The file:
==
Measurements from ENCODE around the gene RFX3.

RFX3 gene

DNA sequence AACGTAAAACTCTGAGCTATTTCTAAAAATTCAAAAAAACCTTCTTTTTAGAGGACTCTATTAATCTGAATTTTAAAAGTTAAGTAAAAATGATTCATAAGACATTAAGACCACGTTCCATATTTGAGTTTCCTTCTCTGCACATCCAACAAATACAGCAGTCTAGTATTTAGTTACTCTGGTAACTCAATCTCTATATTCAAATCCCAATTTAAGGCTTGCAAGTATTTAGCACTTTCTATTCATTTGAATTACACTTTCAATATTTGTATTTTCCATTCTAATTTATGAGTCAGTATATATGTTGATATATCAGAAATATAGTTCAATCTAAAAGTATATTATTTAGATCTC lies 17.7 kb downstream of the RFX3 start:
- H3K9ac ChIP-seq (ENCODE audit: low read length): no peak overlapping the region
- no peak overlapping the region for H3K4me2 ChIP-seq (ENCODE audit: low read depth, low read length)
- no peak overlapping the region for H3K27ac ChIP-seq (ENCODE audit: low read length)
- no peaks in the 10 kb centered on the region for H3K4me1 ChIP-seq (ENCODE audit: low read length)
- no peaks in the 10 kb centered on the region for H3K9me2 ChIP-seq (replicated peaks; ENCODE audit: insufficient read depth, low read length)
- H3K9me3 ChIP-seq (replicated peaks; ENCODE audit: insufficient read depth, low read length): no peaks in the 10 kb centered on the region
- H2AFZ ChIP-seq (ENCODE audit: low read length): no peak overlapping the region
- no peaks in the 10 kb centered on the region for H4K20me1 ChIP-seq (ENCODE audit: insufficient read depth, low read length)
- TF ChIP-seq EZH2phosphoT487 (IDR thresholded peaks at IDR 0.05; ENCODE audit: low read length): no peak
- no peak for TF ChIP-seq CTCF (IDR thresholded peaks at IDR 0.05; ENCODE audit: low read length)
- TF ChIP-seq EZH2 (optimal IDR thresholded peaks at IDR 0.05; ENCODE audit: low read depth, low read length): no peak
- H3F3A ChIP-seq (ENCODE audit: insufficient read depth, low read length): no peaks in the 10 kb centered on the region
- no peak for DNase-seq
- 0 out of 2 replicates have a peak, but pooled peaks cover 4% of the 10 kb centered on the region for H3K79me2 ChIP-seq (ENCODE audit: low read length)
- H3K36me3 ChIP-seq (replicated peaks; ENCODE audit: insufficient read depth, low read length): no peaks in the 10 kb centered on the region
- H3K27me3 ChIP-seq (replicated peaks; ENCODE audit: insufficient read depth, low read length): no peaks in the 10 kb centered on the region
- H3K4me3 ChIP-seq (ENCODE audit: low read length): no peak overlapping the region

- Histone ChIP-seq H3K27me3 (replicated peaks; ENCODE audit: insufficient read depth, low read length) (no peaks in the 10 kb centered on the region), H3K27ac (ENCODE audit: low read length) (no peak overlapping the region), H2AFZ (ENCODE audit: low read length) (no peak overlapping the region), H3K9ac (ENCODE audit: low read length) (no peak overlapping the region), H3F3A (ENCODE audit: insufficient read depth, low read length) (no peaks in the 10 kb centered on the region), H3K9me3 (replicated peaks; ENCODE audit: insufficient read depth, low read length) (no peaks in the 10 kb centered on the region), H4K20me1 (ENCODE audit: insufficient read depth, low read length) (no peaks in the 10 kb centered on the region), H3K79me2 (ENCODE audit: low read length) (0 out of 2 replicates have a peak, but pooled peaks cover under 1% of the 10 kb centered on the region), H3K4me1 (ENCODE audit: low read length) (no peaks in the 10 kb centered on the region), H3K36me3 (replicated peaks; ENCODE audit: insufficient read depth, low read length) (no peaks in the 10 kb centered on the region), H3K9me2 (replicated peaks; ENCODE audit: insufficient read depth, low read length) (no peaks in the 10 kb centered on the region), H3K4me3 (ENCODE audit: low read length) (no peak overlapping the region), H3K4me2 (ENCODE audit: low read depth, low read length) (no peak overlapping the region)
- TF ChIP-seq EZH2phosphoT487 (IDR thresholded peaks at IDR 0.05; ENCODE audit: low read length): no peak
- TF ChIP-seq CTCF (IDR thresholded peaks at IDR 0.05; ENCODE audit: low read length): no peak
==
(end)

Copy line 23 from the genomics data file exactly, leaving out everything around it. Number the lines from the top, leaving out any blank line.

- TF ChIP-seq CTCF (IDR thresholded peaks at IDR 0.05; ENCODE audit: low read length): no peak